Trek into Nuba 
Ian Mackie, 1994

The Nuba Mountains in Kordofan Province of central Sudan are among Sudan the most remote locations in Africa, far from trade-routes and civilization.

When Ian Mackie arrived here in 1942, his idea of Africa was firmly-rooted in the adventures of Livingstone and Stanley, and the stories of Rider Haggard. What he was to discover, as an Agricultural Inspector with the area the size of Scotland, would change his out look forever.

Undaunted by the hazards of trek, including scorpion stings and malaria, he set out to explore the remotest parts of the country, learning about the customs and rituals of an ancient people.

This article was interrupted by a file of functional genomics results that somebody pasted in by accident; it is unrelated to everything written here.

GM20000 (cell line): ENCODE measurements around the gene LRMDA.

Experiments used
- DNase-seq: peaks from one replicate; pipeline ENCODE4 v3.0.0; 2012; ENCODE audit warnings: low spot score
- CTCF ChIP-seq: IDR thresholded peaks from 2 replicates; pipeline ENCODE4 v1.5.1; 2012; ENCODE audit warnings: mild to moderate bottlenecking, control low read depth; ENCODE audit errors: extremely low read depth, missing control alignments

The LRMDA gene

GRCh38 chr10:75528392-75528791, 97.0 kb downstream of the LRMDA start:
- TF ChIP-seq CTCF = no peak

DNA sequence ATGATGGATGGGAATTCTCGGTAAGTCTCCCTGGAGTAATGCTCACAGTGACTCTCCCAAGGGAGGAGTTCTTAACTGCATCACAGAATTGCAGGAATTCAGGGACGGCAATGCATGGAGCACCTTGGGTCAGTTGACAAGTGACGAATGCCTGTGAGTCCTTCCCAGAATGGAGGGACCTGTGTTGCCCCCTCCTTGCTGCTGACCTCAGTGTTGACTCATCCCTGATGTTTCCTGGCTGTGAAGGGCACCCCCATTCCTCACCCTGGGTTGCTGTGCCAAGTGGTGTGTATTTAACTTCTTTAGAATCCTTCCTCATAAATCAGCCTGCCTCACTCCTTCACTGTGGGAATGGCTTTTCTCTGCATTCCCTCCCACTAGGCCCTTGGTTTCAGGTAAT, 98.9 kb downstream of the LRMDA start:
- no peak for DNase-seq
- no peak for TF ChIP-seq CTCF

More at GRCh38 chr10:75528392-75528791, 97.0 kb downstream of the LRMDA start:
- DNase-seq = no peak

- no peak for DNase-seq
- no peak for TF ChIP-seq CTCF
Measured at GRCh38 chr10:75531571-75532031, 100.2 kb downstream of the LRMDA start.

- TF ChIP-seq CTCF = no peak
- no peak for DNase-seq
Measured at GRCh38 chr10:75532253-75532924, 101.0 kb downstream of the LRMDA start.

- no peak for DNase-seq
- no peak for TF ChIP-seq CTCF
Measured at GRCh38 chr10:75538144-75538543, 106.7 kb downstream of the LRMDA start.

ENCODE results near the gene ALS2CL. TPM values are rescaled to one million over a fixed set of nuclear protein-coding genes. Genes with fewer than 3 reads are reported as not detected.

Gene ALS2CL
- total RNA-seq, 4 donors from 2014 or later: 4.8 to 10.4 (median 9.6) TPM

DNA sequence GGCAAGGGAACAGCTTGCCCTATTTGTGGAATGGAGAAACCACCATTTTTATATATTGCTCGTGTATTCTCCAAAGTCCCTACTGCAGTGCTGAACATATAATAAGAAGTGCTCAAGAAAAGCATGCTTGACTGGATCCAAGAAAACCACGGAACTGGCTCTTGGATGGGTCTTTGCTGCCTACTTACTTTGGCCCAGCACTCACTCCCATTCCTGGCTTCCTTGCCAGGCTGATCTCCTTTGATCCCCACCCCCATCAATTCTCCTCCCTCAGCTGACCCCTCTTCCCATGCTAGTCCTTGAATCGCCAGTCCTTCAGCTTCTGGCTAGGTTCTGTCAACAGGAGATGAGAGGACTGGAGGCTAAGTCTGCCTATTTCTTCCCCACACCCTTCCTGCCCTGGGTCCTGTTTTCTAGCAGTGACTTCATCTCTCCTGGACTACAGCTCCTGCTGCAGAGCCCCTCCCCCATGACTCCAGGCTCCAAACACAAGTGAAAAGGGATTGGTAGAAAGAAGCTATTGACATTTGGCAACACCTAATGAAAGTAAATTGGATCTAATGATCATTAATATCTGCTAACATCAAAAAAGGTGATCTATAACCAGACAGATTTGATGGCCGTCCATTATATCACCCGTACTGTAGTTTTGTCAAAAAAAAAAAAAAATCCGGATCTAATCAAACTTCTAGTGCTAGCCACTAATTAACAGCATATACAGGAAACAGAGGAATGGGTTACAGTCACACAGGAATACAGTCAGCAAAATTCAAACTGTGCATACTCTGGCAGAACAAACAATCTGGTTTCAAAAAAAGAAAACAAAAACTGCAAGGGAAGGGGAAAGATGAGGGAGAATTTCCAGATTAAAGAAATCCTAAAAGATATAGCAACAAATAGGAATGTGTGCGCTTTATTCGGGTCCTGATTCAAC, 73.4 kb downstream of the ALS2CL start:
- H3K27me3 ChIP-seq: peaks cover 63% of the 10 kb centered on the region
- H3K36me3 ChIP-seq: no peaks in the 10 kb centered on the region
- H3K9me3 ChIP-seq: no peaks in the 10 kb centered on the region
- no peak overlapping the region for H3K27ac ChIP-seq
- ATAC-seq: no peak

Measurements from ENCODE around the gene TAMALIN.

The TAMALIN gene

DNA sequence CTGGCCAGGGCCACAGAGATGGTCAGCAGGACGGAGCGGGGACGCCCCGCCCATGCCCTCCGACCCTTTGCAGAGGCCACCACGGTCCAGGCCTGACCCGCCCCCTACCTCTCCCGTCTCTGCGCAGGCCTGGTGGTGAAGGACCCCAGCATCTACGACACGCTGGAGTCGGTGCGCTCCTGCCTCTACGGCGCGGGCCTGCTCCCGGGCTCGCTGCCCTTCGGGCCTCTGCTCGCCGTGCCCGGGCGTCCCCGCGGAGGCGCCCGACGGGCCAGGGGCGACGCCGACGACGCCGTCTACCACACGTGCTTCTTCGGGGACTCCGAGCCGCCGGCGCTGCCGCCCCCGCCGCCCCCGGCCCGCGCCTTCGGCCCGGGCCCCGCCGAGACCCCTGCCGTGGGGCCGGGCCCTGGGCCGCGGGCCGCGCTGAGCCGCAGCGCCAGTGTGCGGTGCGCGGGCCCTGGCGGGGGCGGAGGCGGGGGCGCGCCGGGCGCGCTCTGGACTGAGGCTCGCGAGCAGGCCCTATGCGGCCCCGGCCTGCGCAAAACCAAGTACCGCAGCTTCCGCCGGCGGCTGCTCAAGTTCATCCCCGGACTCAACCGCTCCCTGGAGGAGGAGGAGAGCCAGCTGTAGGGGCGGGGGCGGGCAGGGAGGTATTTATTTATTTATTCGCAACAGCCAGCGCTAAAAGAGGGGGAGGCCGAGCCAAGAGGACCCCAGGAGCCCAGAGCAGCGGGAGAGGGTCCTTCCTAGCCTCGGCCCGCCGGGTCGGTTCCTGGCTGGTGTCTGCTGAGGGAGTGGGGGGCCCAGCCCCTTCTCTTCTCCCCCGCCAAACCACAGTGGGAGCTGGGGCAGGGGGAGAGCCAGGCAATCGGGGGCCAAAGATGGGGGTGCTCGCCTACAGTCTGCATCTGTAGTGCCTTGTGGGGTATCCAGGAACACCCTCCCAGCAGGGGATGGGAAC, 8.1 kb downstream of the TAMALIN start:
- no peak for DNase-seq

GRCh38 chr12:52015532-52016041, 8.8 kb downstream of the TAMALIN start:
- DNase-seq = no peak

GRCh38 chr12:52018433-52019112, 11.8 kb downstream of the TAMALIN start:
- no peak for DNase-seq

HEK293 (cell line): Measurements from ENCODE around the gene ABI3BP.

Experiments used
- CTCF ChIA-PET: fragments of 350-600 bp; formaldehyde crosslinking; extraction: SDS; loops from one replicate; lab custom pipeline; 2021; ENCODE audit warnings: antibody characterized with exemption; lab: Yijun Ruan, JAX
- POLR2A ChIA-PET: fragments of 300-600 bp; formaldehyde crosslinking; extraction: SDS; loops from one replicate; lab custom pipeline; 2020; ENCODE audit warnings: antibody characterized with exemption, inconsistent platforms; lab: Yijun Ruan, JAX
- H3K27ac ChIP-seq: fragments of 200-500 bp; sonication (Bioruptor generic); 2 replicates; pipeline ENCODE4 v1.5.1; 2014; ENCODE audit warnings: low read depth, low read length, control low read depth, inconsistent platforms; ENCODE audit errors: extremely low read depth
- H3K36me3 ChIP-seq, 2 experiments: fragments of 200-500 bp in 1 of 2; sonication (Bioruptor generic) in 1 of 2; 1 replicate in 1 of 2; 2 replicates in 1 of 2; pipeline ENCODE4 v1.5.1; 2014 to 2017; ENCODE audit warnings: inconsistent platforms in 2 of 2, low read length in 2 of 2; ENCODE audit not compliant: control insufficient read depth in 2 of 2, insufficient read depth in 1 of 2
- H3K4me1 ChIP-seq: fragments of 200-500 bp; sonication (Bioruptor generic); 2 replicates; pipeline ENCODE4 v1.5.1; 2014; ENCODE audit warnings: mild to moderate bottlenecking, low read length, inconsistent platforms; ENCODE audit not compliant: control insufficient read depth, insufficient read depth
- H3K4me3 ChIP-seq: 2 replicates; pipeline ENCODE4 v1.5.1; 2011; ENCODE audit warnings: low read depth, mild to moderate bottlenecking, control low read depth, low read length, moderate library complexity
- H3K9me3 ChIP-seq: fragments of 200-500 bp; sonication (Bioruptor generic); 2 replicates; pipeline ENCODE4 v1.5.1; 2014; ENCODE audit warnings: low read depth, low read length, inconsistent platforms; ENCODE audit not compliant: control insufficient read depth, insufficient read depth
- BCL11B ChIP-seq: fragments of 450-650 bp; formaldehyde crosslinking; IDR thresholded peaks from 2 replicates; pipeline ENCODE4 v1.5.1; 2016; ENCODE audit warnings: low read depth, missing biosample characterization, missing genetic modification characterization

Mackie got as close to the people of the Nuba Mountains as any white man before since. And his belief in the sanctity of their way of life and commitment to improve their agriculture –is evident on every page.

He waged war against environmental disaster, carefully balancing the British government’s demand for more grain with the welfare of the tribesmen and their families. whose land was being destroyed by the ravages of soil erosion.

Mackei’s story of life among the Nuba, and of his journey into the hear of Africa, is an anthropological epic which has the power to enchant- over fifty years later.

Published by The Pentland Press
Edinburgh – Cambridge – Durham - USA
ISBN 18521 2006